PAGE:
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 Peter Takes on History 

June 21, 1893

Ferris' Extraordinary Wheel

With a projected opening date of May 1, 1893, Chicago’s Columbia Exposition was organized to celebrate the 400th Anniversary of Columbus’ discovery of America. But it was also a chance for the city of Chicago to celebrate its rise from the ashes of the devastating Chicago Fire of 1871.

A contest was held to submit designs for something that would be emblematic of the broad-shouldered city. They wanted “something novel, original, daring and unique.” Something as spectacular as the recently completed Eiffel Tower. Fair designers challenged entrants to “Make no small plans” but after a year of submissions nothing excited the fair design team. They’d seen an early version of bungee jumping where fair visitors would be strapped into cars, suspended by thick rubber bands and pushed off a tall platform. Another engineer proposed a tower with rails projecting from the top and running to various Chicago suburbs so people could toboggan home from the fair.

But then lightning struck. The designers were handed a potential winner. It was a 264 foot tall structure with a wheel that turned on a 71 ton, 45’ axle. There would be 36 passenger cars, each fitted with 40 revolving chairs and able to accommodate up to 60 people, giving a total capacity of 2,160. The blueprints were submitted by a 33-year-old engineer working in Chicago as a steel inspector. A Mr. George Washington Ferris.

Ferris' wheel was not a totally original design. There were already two 50-foot wooden wheels called Roundabouts operating in Atlantic City and Coney Island. The primary difference in Ferris’ Wheel would be the spectacular size of his wheel and the fact that it would be built of steel.

The recent development of the Bessemer process suddenly made steel available in huge, industrial quantities and Ferris would take advantage. But he combined the monstrous wheel with another groundbreaking design of the day; the bicycle wheel! Spokes were not new. Wagon wheels had spokes but the wheels of the modern “safety bicycle” designed in the 1880’s had thin steel spokes that relied on tension rather than compression to support the weight of the rider.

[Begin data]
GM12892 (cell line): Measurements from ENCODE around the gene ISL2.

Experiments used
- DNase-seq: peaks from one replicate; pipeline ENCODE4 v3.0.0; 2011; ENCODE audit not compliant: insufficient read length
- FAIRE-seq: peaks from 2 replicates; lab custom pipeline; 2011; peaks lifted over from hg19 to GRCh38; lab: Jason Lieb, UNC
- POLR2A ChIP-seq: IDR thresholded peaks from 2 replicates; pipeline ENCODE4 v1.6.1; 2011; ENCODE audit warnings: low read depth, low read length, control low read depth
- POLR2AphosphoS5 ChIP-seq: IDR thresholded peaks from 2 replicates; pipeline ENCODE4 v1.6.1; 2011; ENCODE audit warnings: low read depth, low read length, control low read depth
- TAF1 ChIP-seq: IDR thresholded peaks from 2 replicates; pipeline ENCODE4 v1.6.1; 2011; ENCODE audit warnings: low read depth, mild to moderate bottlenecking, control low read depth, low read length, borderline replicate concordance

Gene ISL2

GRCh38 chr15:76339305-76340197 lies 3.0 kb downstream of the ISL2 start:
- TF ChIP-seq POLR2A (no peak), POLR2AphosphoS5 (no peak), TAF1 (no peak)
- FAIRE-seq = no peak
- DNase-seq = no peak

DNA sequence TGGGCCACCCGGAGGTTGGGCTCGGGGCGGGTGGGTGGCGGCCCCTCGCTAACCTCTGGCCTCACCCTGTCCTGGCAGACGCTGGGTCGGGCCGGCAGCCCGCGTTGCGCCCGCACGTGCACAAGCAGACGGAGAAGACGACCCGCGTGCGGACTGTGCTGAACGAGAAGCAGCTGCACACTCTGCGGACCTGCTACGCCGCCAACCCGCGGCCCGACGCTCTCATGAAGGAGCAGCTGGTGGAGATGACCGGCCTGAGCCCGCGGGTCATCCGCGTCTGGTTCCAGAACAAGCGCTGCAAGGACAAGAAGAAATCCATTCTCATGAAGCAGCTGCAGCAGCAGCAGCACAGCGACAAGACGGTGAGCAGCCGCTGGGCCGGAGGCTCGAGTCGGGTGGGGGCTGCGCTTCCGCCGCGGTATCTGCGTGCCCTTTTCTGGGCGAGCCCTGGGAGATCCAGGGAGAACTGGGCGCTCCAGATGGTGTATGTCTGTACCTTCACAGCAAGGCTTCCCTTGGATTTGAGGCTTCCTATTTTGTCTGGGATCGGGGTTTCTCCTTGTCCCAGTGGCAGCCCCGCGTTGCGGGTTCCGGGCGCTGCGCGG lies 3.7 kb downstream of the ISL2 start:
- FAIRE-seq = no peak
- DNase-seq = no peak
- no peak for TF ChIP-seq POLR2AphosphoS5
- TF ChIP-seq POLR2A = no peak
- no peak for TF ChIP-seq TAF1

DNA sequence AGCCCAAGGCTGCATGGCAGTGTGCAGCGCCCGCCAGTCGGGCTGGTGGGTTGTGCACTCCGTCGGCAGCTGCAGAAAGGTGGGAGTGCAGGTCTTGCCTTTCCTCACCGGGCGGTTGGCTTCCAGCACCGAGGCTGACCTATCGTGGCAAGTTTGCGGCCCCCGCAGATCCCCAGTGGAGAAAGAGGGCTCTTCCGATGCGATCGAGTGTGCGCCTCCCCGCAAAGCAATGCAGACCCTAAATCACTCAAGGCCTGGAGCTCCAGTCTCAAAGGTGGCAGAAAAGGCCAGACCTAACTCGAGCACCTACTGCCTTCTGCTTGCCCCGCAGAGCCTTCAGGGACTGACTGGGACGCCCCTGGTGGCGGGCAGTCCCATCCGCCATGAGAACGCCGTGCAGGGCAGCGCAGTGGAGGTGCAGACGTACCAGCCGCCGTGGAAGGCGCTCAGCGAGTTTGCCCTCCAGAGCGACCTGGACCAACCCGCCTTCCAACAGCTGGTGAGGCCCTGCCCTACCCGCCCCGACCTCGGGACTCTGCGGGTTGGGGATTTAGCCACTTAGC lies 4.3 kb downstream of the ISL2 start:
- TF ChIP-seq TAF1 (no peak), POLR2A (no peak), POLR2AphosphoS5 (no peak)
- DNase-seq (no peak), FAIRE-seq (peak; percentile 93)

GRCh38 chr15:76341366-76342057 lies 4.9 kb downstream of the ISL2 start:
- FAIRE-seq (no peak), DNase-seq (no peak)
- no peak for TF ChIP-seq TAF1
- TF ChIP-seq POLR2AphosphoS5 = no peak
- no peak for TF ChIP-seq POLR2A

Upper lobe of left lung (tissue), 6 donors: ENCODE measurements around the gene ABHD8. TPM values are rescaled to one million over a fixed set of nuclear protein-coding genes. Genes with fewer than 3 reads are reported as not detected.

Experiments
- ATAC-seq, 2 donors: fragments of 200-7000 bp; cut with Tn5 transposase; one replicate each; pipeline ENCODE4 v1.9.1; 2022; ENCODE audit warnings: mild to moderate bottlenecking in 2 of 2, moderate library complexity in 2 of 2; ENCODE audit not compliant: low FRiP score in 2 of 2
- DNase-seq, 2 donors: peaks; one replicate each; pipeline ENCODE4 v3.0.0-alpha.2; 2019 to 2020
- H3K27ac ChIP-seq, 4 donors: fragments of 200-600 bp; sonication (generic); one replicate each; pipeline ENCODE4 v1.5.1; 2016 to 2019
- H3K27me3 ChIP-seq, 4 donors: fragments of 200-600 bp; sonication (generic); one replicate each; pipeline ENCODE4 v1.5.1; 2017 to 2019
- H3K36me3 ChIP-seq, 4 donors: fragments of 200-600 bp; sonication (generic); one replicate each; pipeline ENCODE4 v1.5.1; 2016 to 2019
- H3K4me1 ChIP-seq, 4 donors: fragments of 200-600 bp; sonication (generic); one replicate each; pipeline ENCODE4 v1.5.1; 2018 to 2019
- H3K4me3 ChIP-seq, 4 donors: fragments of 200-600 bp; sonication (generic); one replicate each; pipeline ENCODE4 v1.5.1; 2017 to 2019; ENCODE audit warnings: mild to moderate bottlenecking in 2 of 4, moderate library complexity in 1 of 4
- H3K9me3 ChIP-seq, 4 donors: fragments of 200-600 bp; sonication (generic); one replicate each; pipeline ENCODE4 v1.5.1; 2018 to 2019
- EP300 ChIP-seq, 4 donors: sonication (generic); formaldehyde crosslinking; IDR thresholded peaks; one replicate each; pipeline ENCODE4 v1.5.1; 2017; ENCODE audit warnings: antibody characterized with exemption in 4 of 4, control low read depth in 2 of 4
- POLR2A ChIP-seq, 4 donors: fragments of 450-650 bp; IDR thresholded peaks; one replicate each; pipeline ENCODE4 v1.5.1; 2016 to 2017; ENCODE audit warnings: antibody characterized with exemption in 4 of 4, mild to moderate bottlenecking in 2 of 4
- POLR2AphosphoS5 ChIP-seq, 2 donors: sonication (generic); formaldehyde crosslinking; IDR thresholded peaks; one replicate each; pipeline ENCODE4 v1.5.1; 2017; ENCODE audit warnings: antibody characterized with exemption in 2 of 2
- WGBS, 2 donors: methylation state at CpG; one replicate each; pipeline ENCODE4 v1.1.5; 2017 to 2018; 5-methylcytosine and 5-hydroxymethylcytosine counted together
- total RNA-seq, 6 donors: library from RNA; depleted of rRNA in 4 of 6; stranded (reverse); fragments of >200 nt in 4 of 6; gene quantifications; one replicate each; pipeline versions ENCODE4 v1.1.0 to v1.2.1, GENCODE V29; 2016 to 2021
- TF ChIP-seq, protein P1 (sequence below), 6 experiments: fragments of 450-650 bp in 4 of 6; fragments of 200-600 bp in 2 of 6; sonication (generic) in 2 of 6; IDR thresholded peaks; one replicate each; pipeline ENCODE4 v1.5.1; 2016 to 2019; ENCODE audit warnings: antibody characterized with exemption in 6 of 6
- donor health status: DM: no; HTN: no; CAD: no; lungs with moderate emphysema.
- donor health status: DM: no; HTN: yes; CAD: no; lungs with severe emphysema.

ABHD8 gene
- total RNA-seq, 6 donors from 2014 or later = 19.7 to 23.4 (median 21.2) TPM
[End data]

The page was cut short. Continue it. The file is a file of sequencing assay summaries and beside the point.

But spokes of this nature were unheard of on this massive scale. Ferris’ design was turned down by fair architects as “too fragile.” But Ferris would not be denied. He spent $25,000 of his own money on safety studies, hired more engineers and recruited investors. On December 16, 1892, his wheel was chosen to answer Eiffel.

The Ferris Wheel first opened to the public on this day in history June 21, 1893. The wheel took 20 minutes to make two revolutions, the first involving six stops to allow passengers to exit and enter and the second a nine-minute non-stop rotation. In the following 19 weeks, more than 1.4 million people paid 50 cents to experience what was described as an “indescribable sensation … of revolving through such a vast orbit in a bird cage.”

When the Exposition ended the Ferris Wheel was dismantled and rebuilt in Lincoln Park, Chicago, in 1895, and dismantled and rebuilt a third and final time for the 1904 World's Fair in St. Louis, Missouri. It was demolished there in 1906. But George Ferris is still well represented worldwide though there seems to be some effort to call them “Observation Wheels” nowadays. By my count there are upwards of 140 permanently mounted Ferris wheels, ten of them being more than 400 feet high. The tallest is The Ain Dubai standing 820 feet tall but, for some undisclosed reason, was closed in March of 2022. So, by default, the largest operating Ferris Wheel in the world is in Las Vegas, Nevada. Standing 550 feet high it’s called, you gotta love it, The High Roller.

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